The character’s motion tracker device is especially good at building suspense. Its beeps get faster and more pitched as the Xenemorph gets closer, intentionally building tension and suspense through clever sound design.
Bioshock 2 uses sound design to enhance its storytelling and environment. Right from the very first level, the game combines cinematic music, sound effects and dialogue to set the scene for the entire game.
In the background, the game uses rumbles of metal machinery to highlight how run down and dilapid the buildings are - helping create Bioshock 2’s dystopian settings. These elements enhance the narrative, using environmental sound effects to craft a unique and immersive world.
Sound elements are also used to evoke emotion. For instance, the sound of the Little Sister’s screams encourage the player to locate the sound and protect her from enemies.
Overall, Bioshock 2’s sound design perfectly encapsulates narrative and thematic elements of the game’s world.
Hoa (PM Studios) was the 2022 winner of the Webby Award for the Best Music/Sound Design. Everything about Hoa’s gameplay is peaceful and serene, including its sound design.
There are no enemies to be found in Hoa. Just a series of chilled out puzzle levels that give the player a gentle journey through nature. Its minimalist story is enhanced by serene music and sound design that match the forest scenes perfectly.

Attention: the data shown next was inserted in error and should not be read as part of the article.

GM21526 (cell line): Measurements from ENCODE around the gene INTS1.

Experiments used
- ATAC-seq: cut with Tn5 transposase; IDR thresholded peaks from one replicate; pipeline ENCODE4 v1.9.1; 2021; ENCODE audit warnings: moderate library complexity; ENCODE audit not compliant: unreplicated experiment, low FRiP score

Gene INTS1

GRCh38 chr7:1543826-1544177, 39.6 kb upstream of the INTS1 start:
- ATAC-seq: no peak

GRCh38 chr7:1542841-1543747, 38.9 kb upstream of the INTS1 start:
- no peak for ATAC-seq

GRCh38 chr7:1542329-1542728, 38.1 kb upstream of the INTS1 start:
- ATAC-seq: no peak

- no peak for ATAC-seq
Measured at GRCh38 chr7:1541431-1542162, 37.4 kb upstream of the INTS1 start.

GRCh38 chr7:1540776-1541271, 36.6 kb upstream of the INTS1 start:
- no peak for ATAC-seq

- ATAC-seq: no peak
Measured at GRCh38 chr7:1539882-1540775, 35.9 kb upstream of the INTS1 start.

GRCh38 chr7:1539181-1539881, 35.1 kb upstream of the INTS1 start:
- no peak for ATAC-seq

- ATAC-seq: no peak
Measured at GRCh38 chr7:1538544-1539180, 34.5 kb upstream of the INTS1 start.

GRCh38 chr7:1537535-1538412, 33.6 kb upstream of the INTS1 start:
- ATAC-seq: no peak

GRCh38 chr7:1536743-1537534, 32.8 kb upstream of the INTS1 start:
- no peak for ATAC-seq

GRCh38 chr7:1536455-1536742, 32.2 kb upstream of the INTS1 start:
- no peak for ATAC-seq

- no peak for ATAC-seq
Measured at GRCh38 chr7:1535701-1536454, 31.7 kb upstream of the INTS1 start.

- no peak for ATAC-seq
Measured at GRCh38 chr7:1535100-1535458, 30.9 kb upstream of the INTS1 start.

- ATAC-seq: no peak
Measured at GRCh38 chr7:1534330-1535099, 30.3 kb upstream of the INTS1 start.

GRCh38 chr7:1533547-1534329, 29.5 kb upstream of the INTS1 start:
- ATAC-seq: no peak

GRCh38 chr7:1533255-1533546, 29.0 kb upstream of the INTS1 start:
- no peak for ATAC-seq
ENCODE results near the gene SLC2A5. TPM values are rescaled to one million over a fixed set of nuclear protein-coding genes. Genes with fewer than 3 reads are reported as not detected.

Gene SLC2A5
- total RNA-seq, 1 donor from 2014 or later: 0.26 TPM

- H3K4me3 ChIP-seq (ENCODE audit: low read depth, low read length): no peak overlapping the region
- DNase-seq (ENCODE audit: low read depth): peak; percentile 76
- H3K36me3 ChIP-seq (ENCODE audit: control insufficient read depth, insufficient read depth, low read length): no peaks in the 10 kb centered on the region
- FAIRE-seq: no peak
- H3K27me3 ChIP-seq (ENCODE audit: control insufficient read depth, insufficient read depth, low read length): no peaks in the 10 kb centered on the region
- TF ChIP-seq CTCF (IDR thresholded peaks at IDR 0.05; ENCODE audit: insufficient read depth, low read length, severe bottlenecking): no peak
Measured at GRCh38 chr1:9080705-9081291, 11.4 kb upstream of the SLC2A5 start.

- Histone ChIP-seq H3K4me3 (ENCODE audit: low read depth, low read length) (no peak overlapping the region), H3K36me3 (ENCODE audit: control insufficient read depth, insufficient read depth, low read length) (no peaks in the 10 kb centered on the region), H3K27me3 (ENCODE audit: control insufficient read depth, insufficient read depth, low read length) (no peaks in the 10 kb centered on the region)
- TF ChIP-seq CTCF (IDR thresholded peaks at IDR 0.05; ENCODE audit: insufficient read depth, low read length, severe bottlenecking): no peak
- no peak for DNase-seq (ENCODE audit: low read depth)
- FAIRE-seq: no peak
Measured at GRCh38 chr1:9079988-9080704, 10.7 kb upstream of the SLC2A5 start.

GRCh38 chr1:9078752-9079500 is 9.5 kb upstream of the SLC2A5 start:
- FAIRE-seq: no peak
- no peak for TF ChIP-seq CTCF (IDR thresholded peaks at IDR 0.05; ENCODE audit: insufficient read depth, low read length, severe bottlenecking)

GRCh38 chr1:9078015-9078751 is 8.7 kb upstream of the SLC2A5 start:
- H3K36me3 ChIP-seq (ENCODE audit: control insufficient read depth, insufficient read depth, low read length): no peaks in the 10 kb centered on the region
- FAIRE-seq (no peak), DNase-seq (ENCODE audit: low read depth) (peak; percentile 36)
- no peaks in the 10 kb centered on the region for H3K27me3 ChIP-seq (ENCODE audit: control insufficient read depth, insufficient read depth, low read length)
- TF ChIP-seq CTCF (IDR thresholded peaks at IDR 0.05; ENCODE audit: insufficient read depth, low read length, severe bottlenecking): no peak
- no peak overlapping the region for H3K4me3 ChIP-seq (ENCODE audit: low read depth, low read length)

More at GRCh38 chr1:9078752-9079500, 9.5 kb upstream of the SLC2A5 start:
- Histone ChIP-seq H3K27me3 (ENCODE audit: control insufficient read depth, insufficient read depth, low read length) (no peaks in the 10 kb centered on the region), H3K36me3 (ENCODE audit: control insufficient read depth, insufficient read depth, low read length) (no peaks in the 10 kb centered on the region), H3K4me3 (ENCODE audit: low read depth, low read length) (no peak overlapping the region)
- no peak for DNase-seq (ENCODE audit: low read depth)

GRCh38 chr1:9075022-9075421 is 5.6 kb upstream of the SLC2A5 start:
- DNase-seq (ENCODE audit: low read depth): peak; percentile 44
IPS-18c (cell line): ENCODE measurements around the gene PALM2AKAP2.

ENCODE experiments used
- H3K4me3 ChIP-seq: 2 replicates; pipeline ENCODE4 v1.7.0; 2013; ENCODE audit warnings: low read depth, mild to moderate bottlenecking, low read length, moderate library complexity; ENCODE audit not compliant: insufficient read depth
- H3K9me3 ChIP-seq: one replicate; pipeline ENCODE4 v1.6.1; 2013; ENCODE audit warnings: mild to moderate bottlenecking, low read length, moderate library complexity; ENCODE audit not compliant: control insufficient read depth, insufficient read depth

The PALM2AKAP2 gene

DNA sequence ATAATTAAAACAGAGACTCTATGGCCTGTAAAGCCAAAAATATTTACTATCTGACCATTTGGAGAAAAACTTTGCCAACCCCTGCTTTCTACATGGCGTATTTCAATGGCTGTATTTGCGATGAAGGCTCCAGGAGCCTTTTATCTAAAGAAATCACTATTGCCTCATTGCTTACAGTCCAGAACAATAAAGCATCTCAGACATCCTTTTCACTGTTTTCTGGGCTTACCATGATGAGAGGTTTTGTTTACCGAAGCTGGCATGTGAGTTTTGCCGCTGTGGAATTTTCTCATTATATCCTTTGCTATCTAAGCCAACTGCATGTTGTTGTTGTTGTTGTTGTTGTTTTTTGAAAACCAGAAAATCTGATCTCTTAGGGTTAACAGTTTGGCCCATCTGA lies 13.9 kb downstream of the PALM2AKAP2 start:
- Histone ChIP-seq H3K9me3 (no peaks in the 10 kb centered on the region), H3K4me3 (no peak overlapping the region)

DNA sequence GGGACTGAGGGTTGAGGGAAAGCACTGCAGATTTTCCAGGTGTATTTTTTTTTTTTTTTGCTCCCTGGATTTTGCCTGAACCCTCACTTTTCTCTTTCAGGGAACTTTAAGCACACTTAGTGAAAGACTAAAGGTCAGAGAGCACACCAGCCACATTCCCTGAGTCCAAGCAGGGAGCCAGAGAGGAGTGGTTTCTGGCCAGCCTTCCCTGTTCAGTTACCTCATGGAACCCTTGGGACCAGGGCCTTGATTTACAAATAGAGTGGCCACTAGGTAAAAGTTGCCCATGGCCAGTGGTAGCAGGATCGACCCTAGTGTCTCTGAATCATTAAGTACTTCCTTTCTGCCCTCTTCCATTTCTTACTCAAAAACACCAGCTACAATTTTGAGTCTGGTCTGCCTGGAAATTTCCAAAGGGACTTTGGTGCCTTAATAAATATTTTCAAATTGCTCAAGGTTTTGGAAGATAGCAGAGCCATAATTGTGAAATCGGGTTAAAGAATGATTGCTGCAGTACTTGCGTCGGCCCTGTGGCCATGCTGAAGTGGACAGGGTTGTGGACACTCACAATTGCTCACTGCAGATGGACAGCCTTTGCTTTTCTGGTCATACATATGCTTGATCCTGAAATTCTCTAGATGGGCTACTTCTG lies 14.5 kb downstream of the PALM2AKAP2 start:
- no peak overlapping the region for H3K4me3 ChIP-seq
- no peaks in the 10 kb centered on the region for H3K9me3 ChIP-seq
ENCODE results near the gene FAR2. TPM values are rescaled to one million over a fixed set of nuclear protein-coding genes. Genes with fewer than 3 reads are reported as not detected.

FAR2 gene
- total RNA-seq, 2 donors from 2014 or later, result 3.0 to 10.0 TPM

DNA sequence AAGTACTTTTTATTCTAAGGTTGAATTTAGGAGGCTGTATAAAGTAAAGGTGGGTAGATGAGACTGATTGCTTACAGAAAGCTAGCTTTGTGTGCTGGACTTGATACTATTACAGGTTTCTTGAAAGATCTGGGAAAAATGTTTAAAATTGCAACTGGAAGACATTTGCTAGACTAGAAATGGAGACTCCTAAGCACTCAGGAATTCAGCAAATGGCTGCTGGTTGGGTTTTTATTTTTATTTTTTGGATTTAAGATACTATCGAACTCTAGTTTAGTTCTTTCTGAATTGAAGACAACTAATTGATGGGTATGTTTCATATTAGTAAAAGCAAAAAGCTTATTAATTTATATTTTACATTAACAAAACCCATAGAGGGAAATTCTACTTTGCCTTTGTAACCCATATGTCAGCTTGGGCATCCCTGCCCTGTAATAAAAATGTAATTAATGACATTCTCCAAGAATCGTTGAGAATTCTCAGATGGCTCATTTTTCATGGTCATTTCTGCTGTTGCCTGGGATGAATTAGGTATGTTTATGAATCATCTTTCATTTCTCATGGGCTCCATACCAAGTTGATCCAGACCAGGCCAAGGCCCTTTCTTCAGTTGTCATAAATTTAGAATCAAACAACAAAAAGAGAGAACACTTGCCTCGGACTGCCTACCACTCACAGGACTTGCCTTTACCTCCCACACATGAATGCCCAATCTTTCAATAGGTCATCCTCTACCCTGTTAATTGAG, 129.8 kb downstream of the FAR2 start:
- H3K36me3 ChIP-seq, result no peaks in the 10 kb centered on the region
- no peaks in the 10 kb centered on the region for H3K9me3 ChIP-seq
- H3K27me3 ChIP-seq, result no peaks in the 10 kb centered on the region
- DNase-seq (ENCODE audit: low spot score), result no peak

The game almost feels like you’re playing along to its stunning soundtrack. With no way for the character to take hits or die, Hoa, and its sounds are there to enjoy.
Any fan of first person shooter games knows that audio cues are vital to gaining an edge over opponents. Audio cues such as footsteps, gunfire, and dialogue can be used to locate other players or enemies in the game environment.
Battlefield uses the innovative Frostbite sound engine. This engine has the ability to make certain sounds affect one another. For instance, the sound of a bullet could be overpowered by louder sounds that are triggered, such as an explosion.
Sounds are triggered realistically in relation to the other sounds that occur in the gaming environment, creating a truly immersive battlefield setting for players. The acoustics are fluid and responsive. Running into subways will produce echoing reverbs of any moving element; footsteps, gunfire, reloading.
Sound director, Bence Pajor, highlights the team’s intention to create an audibly immersive battlefield environment, “The most important thing is that you as a player should be able to close your eyes and feel you are really there — whether it be trenches, forest, desert or the French countryside at night.”
Does game sound design matter?
Can a game be good without all that clever sound design programming? Yes, of course.
Though, sound design can definitely be used to enhance the gaming experience. Thanks to sound engines, the sounds used in games are aware of their surroundings, able to trigger in accordance to appropriate events and respond to the environment as the player interacts with the surroundings.
Without this, games can feel somewhat more dull and flat, lacking realism. With the enhanced graphics and visuals of next gen consoles, it is especially useful to incorporate strong sound design elements to modern games.
In short, yes - game sound design really matters for immersive gameplay experiences.